Canadian Warns U.S. no to Politicize Extradition Cases

Canadian Foreign Minister Chrystia Freeland on Wednesday cautioned the United States not to politicize extradition cases, a day afterPresident Donald Trump said he could intercede in the issue of a Chinese executive held in Canada at Washington’s request.

Canadian and U.S. flag.

Freeland also told the media that a second Canadian citizen could be in trouble in China. Authorities in China are now holding former civil servant Michael Kovrig, who was held on Monday.

Administrators say China had so far not connected Kovrig’s detention to the arrest in Vancouver on Dec. 1 of Huawei Technologies Co Ltd Chief Financial Officer Meng Wanzhou, which maddened Beijing. Canadian ambassadorial specialists have said they have no doubt the two cases are connected.

U.S. prosecutors accuse Meng of deception to international banks about Iran-linked transactions, putting the banks in danger of violatingU.S. sanctions. She has said she is not guilty.

Trump told a news agency he would intercede in the U.S. Justice Department’s case against Meng if it would serve national security interests or help close a trade deal with China.

Freeland said it was clear the legal procedure should not be commandeered for political purposes and that Meng’s attorneys would have the choice of raising Trump’s comments if they decided to fight extradition.

“Our extradition partners should not seek to politicize the extradition process or use it for ends other than the pursuit of justice and following the rule of law,” she said when asked about Trump’s remarks.

Her words mark another potentially difficult moment in bonds between Canada and the United States, which were heavily strained in more than a year of discussions to arrange another North American trade agreement.

Others also asked whether Trump may abuse the extradition demand.

“This is a legal issue and one that appears properly executed but your comments can only diminish an important extradition agreement,” said Bruce Heyman, an ex-U.S. ambassador to Canada who was appointed by President Barack Obama, Trump’s predecessor.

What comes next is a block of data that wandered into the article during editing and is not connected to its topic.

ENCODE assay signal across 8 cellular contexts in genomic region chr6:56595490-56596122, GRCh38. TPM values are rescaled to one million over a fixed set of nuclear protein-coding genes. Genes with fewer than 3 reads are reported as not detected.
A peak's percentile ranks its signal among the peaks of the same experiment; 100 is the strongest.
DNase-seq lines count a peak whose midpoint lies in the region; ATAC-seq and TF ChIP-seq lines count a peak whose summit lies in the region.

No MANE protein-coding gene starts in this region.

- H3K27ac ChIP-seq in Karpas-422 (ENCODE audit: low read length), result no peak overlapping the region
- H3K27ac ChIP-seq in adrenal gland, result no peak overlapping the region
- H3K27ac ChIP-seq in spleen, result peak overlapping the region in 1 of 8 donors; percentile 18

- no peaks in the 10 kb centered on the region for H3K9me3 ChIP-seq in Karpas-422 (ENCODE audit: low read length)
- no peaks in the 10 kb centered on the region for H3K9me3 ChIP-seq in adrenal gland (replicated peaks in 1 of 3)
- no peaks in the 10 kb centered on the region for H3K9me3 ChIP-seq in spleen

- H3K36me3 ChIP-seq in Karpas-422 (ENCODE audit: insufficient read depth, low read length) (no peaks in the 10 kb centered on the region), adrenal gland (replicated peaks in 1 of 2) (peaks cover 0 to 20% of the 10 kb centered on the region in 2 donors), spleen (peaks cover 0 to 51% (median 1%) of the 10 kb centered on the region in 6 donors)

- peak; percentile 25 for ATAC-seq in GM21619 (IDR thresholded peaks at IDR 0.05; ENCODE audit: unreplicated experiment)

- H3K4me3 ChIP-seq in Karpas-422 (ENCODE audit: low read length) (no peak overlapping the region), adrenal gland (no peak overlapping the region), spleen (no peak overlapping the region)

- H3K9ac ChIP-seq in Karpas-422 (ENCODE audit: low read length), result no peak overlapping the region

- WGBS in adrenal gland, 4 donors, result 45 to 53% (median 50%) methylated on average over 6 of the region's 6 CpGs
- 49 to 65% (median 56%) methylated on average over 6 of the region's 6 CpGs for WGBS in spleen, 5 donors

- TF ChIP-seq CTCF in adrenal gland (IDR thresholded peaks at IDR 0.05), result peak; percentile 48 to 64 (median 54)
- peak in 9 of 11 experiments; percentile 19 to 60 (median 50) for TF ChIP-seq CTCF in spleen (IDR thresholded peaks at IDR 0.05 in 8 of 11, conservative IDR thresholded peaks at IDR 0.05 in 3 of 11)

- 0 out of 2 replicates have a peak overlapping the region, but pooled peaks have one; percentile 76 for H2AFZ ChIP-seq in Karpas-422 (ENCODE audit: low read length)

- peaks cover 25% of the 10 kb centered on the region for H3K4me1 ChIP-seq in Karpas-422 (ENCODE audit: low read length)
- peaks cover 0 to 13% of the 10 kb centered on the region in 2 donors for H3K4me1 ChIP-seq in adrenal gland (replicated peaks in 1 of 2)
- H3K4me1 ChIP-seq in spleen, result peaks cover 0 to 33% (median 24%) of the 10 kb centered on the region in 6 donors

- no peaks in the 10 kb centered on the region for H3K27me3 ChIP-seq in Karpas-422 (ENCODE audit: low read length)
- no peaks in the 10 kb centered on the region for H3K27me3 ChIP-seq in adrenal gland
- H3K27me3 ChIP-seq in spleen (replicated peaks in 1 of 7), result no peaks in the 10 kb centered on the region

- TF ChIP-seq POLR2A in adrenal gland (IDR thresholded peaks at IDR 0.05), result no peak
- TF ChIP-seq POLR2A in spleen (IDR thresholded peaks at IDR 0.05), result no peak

Meng was discharged on bail by a Canadian court and is next due to show up before a judge on February 6.

The United States has not yet made a formal extradition request. When it does, if a Canadian judge rules in favor of the demand, Canada’s justice minister must decide whether to deport Meng to the United States.

Canadian government officers earlier told a meeting that Meng had a lot of legal options to fight extradition and the procedure could take years.

The justice minister might deny the U.S. demand if they consider “it has been made for an improper purpose,” said one official.

The Meng issue has soured Canada’s bonds with China at a time when Ottawa is endeavoring to boost two-sided trade.

Freeland expressed deep concern over the Kovrig situation and said a second anonymous man had named Canadian authorities to say Chinese officers were asking him questions.

“We have not been able to make contact with him since he let us know about this,” she said.

“We are working very hard to as certain his where abouts and we have also raised this case with the Chinese authorities.”

The government officers said they had seen an uptick in anti-Canadian point of view online in China and have lead into worries about ambassadorial staff safety to the Chinese administration, which beefed up security in response.

“We have in general informed our personnel in Beijing and in our consulates to take extra precautions,” an official said.

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